For immediate release October 01, 2018

2018 Book Awards Winners


Thoreau, Behave and Greater Gotham bestowed Phi Beta Kappa Book Awards

WASHINGTON, DC — October 1, 2018 — The Phi Beta Kappa Society is pleased to announce the winners of the Society’s three annual book awards, $10,000 prizes given to outstanding works of non-fiction that engage a wide audience with important ideas in science, history and literature. 

For more than 50 years, the Society has celebrated the accomplishments of leading authors by conferring the Phi Beta Kappa Award in Science, the Ralph Waldo Emerson Award and the Christian Gauss Award. The Society will honor this year’s winners, Robert Sapolsky, Mike Wallace and Laura Dassow Walls, at a gala dinner on December 7, 2018 in Washington, DC, at the Carnegie Insitution for Science.

The three winning titles are:

Henry David Thoreau: A Life by Laura Dassow Walls, recipient of the Christian Gauss Award. Established in 1950 in honor of Christian Gauss, an influential teacher, scholar and president of Phi Beta Kappa, the award recognizes outstanding books of literary scholarship. As one professor on the selection panel declared, “This is a magisterially sympathetic ‘reading of Thoreau’s life as a writer.’… Walls’ clear, probing voice lives up to Thoreau’s.” 

From the publisher (University of Chicago Press): Drawing on Thoreau’s copious writings, published and unpublished, Walls presents a Thoreau vigorously alive in all his quirks and contradictions: the young man shattered by the sudden death of his brother; the ambitious Harvard College student; the ecstatic visionary who closed Walden with an account of the regenerative power of the Cosmos. We meet the man whose belief in human freedom and the value of labor made him an uncompromising abolitionist; the solitary walker who found society in nature, but also found his own nature in the society of which he was a deeply interwoven part.

Behave: The Biology of Humans at Our Best and Worst by Robert Sapolsky, recipient of the Phi Beta Kappa Award in Science, which recognizes outstanding contributions by scientists to the literature of science. “This is…an incredibly important book,” explained one of the scientists on the selection panel for this award. “The author pulls together an astonishing amount of recent research…into a tour de force comprehensive explanation of why we humans make the particular decisions that we do.”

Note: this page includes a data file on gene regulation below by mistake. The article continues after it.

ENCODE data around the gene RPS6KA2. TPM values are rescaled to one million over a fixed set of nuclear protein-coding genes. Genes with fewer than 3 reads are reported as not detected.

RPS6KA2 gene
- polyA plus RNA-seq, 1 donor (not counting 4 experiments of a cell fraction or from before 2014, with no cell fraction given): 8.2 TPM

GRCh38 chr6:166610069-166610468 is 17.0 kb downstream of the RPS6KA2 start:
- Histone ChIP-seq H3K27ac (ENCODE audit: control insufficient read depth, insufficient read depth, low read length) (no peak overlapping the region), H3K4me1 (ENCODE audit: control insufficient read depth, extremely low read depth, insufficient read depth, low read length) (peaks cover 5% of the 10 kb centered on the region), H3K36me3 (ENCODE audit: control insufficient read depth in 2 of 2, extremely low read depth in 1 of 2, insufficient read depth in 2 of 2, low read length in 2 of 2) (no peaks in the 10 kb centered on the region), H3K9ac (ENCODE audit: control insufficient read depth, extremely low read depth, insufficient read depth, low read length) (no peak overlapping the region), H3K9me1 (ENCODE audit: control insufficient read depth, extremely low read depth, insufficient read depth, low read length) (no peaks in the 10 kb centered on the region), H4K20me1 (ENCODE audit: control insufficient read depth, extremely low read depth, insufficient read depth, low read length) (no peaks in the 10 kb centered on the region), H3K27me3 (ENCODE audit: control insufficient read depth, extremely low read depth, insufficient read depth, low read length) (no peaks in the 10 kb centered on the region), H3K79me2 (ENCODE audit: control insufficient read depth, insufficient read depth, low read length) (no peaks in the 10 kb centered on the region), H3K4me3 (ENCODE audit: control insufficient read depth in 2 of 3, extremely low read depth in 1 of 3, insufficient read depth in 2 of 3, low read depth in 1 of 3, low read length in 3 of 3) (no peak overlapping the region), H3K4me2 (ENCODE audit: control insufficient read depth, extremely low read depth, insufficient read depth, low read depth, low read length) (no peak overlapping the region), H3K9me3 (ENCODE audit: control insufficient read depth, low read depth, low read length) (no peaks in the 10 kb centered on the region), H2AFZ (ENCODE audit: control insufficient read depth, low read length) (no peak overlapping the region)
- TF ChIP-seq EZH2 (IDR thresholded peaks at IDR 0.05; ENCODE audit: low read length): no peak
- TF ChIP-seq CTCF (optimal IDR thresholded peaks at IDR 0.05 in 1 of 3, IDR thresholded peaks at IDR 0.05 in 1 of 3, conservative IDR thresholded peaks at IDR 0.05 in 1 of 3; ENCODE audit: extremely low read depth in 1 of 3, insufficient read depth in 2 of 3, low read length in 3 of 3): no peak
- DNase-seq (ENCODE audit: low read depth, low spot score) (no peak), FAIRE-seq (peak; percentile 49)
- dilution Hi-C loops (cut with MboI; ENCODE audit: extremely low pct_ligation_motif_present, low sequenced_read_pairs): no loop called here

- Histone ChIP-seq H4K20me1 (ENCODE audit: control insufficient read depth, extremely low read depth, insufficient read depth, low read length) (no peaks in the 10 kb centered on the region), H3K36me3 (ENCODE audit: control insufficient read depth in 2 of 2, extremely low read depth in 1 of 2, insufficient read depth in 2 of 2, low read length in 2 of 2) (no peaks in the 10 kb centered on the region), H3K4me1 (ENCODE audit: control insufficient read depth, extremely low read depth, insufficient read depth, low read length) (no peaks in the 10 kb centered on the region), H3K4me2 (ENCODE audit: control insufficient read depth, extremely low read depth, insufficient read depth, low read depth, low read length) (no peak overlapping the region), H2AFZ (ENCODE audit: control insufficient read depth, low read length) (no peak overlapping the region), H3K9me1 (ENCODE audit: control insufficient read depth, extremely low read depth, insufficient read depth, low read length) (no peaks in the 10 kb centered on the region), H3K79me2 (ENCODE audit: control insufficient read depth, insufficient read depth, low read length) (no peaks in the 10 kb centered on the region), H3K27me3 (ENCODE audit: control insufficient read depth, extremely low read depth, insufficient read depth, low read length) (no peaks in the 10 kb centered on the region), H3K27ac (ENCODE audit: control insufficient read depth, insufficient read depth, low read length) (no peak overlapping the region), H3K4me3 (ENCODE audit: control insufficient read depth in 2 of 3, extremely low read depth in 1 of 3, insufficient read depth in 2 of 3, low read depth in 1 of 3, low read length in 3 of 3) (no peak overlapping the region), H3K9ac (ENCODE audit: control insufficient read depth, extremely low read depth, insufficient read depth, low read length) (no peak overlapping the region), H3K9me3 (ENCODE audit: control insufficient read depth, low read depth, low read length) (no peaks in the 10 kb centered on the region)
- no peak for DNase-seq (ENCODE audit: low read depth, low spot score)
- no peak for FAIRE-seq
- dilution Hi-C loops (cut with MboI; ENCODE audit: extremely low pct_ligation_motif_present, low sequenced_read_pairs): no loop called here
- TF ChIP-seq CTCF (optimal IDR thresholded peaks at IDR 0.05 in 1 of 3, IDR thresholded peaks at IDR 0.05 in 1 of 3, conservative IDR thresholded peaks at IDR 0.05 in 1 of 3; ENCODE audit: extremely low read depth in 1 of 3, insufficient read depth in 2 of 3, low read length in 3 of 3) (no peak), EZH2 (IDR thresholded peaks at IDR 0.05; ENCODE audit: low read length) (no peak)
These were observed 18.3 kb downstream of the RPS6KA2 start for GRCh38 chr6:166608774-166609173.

From the publisher (Penguin Press): From the celebrated neurobiologist and primatologist, a landmark, genre-defining examination of human behavior, both good and bad, and an answer to the question: Why do we do the things we do? Sapolsky’s storytelling concept is delightful but it also has a powerful intrinsic logic: he starts by looking at the factors that bear on a person’s reaction in the precise moment a behavior occurs, and then hops back in time from there, in stages, ultimately ending up at the deep history of our species and its evolutionary legacy.

Greater Gotham: A History of New York City from 1898 to 1919 by Mike Wallace, recipient of the Ralph Waldo Emerson Award for a scholarly study that contributes significantly to interpretations of the intellectual and cultural condition of humanity. “Easy and engaging to read [Greater Gotham] makes a powerful case for seeing the NY metro area in this period as crucial in the economic, social and political development of the entire US in the early 20th century. Taking up various realms of civic action one after another…Wallace engages the reader in discovering the often-hidden connections amongst these disparate areas of experience,” said one scholar from the selection panel.

From the publisher (Oxford University Press): Within the first two decades of the twentieth century, a newly consolidated New York grew exponentially. The city exploded into the air, with skyscrapers jostling for prominence, and dove deep into the bedrock where massive underground networks of subways, water pipes, and electrical conduits sprawled beneath the city to serve a surging population of New Yorkers from all walks of life. New York was transformed in these two decades as the world's second-largest city and now its financial capital, thriving and sustained by the city's seemingly unlimited potential. 

For more information on the winners, please visit the Phi Beta Kappa Book Award Winners page.
For more information about attending the Book Awards Dinner, please visit the Eventbrite page.


About The Phi Beta Kappa Society

The Phi Beta Kappa Society, founded on Dec. 5, 1776, is the nation's most prestigious academic honor society. It has chapters at 286 colleges and universities in the United States, nearly 50 alumni associations, and more than half a million members worldwide. Noteworthy members include 17 U.S. Presidents, 40 U.S. Supreme Court Justices and more than 140 Nobel Laureates. The mission of the Phi Beta Kappa Society is to champion education in the liberal arts and sciences, foster freedom of thought, and recognize academic excellence. 

For more information about The Phi Beta Kappa Society, visit